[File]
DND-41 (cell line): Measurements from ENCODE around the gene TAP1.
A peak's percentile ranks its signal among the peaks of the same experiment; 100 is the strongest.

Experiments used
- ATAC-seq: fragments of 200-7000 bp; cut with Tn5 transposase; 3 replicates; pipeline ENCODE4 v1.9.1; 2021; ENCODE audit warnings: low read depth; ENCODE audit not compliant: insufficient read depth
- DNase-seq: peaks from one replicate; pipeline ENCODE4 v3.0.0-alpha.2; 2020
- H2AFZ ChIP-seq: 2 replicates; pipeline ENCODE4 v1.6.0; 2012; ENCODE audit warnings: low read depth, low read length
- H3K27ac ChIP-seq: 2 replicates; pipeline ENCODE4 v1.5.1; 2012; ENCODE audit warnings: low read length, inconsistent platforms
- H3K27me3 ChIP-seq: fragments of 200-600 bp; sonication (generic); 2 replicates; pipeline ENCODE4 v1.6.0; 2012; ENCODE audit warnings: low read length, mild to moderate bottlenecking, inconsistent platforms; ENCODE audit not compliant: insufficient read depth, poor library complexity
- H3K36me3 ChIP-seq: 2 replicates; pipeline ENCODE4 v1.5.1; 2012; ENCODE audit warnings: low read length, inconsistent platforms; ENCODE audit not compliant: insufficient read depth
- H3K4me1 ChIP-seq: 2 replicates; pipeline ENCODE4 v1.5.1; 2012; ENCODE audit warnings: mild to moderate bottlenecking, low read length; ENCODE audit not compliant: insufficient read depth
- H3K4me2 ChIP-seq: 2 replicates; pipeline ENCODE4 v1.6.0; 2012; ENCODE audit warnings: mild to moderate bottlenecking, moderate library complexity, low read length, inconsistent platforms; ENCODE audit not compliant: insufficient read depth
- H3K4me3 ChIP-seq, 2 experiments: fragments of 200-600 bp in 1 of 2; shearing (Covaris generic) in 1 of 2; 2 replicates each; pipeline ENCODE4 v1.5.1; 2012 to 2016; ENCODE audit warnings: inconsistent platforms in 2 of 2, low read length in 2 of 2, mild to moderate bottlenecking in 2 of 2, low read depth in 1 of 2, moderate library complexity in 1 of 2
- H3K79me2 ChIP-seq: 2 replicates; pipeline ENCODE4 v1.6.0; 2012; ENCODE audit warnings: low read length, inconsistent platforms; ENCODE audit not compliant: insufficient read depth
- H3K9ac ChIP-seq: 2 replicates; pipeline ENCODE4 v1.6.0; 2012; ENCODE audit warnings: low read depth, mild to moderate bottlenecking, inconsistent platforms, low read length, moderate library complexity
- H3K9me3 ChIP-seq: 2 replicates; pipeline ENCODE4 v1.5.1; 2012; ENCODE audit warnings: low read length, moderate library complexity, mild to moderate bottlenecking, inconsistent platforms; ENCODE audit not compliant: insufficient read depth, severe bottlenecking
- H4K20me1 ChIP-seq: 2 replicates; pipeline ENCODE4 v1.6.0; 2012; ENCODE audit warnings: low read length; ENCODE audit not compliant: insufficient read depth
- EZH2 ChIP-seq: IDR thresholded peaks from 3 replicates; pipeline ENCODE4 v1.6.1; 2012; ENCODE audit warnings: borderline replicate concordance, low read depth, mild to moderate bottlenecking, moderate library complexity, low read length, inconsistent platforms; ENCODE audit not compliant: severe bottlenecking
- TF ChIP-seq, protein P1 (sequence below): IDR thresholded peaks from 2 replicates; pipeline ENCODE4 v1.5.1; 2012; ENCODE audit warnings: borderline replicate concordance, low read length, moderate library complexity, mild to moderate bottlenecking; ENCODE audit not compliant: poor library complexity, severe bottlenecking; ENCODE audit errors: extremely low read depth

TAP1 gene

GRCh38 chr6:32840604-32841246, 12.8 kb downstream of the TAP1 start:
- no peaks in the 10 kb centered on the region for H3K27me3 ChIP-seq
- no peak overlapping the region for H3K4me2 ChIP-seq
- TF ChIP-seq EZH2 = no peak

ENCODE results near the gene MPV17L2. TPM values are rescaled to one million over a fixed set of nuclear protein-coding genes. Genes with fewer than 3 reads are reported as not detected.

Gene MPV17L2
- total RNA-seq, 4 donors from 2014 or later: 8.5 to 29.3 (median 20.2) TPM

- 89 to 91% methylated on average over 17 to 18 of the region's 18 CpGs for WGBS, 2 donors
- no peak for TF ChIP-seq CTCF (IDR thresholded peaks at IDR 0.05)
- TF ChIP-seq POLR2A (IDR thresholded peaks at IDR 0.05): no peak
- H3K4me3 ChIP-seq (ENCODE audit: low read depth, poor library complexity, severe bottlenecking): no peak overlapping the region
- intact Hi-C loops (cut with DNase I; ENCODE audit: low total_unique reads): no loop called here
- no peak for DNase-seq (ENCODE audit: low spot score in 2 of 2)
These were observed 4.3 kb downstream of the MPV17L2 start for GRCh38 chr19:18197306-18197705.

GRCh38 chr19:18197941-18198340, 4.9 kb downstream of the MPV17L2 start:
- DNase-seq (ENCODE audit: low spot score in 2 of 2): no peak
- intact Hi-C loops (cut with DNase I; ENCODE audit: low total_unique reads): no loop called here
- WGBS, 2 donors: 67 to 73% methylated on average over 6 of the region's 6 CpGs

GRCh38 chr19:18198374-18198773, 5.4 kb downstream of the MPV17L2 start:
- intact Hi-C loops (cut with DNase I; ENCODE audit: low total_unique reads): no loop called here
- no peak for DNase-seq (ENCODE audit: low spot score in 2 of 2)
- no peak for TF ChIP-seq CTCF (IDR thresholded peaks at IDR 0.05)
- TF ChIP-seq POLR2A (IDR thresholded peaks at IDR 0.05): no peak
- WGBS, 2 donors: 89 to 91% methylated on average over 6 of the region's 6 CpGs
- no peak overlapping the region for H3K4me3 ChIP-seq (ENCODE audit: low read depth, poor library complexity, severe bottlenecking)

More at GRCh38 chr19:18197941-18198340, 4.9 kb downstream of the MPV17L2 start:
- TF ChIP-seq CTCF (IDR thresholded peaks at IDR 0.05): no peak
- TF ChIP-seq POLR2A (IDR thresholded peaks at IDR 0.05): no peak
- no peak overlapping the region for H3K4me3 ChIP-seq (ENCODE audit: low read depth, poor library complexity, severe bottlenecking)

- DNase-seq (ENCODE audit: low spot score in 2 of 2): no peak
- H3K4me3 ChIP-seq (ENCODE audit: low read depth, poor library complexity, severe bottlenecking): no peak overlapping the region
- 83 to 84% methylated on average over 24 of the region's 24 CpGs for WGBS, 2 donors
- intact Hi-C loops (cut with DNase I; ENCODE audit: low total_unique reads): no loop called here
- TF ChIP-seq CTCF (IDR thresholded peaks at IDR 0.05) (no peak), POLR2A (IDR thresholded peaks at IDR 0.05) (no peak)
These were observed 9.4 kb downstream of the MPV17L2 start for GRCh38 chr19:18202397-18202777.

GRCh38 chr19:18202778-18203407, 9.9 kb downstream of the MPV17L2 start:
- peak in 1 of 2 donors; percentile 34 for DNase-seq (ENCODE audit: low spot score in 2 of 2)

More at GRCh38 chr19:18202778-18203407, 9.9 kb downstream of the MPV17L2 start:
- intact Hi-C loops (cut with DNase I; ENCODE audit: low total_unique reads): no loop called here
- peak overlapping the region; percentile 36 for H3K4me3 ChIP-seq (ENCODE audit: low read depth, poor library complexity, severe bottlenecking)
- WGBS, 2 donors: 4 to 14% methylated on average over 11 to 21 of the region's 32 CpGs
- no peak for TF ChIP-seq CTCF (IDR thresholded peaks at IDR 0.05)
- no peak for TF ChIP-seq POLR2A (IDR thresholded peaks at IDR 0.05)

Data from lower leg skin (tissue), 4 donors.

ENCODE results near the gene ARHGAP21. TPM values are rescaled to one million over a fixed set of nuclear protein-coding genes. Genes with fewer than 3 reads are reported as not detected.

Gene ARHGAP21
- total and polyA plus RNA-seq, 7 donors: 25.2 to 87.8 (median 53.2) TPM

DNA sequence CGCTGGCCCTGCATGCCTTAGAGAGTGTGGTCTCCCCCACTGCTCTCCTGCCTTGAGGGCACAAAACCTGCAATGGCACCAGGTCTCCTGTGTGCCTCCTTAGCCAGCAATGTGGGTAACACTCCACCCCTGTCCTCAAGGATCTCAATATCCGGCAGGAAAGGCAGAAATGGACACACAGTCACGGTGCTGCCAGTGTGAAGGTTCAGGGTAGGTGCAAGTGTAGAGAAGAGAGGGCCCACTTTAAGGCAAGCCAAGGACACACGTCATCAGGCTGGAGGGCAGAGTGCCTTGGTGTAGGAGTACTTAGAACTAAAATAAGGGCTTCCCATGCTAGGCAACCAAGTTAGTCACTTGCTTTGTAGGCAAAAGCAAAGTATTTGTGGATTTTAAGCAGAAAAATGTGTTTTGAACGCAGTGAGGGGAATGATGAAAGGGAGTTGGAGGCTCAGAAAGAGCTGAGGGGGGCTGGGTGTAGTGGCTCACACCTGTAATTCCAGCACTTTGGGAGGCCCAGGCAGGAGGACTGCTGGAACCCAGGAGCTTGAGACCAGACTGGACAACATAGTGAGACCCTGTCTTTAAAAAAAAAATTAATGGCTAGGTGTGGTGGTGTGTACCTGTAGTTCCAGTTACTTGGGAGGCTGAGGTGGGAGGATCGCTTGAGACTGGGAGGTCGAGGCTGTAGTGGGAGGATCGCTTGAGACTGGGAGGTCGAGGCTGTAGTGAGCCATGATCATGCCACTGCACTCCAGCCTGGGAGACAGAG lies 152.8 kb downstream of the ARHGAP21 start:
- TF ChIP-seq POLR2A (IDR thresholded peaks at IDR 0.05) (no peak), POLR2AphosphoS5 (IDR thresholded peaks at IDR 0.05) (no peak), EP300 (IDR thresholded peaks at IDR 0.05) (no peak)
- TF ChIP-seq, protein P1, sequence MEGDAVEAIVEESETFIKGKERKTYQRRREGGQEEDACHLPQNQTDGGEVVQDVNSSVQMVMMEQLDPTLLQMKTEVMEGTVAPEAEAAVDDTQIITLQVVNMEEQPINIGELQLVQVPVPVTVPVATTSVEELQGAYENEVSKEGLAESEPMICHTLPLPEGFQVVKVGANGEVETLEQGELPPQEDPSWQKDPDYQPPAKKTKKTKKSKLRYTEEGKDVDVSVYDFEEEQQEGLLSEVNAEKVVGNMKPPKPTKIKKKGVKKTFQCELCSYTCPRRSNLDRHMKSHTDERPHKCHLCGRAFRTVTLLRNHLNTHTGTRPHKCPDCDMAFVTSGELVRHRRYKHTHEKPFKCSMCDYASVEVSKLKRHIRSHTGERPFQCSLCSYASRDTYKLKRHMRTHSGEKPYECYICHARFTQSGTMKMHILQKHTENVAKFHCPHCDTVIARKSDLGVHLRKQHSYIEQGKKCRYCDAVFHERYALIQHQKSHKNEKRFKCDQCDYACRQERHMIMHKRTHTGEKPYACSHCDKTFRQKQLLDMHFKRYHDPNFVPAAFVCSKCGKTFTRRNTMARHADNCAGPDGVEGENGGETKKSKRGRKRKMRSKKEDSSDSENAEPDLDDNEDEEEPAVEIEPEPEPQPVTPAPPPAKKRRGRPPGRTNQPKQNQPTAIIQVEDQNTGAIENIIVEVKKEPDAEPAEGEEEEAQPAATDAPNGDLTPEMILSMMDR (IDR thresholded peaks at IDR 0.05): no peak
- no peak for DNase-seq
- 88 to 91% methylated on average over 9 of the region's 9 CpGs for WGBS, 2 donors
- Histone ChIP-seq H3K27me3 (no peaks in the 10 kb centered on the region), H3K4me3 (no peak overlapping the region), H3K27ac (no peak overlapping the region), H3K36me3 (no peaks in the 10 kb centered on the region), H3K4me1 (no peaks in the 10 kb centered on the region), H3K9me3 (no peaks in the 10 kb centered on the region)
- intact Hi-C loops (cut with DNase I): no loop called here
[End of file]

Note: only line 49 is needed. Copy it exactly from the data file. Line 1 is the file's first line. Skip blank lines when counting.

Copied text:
- DNase-seq (ENCODE audit: low spot score in 2 of 2): no peak